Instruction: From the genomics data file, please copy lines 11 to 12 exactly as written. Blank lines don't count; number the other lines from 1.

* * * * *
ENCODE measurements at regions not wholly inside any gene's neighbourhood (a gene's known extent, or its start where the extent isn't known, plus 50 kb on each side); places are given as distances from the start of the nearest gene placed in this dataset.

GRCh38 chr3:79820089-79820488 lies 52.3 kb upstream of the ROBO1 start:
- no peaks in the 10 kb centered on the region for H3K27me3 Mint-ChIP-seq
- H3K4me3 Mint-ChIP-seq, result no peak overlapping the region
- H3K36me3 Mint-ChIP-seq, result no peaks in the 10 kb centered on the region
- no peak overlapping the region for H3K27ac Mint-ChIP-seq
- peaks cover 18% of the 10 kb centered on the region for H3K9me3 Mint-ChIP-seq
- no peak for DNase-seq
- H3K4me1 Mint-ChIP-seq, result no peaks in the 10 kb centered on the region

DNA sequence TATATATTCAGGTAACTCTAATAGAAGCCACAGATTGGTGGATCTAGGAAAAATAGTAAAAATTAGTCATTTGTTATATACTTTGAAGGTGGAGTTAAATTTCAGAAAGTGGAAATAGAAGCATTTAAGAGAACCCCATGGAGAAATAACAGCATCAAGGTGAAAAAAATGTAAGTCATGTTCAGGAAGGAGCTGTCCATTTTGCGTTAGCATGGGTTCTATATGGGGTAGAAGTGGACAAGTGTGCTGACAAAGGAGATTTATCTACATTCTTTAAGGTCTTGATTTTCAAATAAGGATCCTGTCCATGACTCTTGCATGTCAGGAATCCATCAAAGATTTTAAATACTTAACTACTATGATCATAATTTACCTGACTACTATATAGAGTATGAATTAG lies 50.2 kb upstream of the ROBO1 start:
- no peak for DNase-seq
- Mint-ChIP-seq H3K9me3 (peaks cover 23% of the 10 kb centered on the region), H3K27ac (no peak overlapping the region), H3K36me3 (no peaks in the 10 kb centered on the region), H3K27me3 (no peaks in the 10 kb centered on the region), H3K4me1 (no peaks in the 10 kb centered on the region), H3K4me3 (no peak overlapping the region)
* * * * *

- no peak for DNase-seq
- Mint-ChIP-seq H3K9me3 (peaks cover 23% of the 10 kb centered on the region), H3K27ac (no peak overlapping the region), H3K36me3 (no peaks in the 10 kb centered on the region), H3K27me3 (no peaks in the 10 kb centered on the region), H3K4me1 (no peaks in the 10 kb centered on the region), H3K4me3 (no peak overlapping the region)